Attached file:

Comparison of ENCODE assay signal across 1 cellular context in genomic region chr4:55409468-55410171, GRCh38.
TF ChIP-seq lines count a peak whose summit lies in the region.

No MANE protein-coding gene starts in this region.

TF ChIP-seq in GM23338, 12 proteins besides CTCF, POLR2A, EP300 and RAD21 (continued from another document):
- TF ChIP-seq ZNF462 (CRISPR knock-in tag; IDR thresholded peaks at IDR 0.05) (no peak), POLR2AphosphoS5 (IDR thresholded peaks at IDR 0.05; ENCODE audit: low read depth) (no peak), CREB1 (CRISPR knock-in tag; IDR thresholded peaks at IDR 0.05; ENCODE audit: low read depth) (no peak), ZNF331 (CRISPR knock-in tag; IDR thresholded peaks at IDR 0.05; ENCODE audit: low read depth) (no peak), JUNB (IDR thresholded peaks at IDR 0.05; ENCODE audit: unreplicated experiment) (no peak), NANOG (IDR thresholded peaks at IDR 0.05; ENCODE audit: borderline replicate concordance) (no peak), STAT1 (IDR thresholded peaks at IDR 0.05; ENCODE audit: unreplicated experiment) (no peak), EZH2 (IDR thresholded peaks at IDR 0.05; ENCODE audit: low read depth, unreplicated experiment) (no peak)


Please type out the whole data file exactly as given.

Comparison of ENCODE assay signal across 1 cellular context in genomic region chr4:55409468-55410171, GRCh38.
TF ChIP-seq lines count a peak whose summit lies in the region.

No MANE protein-coding gene starts in this region.

TF ChIP-seq in GM23338, 12 proteins besides CTCF, POLR2A, EP300 and RAD21 (continued from another document):
- TF ChIP-seq ZNF462 (CRISPR knock-in tag; IDR thresholded peaks at IDR 0.05) (no peak), POLR2AphosphoS5 (IDR thresholded peaks at IDR 0.05; ENCODE audit: low read depth) (no peak), CREB1 (CRISPR knock-in tag; IDR thresholded peaks at IDR 0.05; ENCODE audit: low read depth) (no peak), ZNF331 (CRISPR knock-in tag; IDR thresholded peaks at IDR 0.05; ENCODE audit: low read depth) (no peak), JUNB (IDR thresholded peaks at IDR 0.05; ENCODE audit: unreplicated experiment) (no peak), NANOG (IDR thresholded peaks at IDR 0.05; ENCODE audit: borderline replicate concordance) (no peak), STAT1 (IDR thresholded peaks at IDR 0.05; ENCODE audit: unreplicated experiment) (no peak), EZH2 (IDR thresholded peaks at IDR 0.05; ENCODE audit: low read depth, unreplicated experiment) (no peak)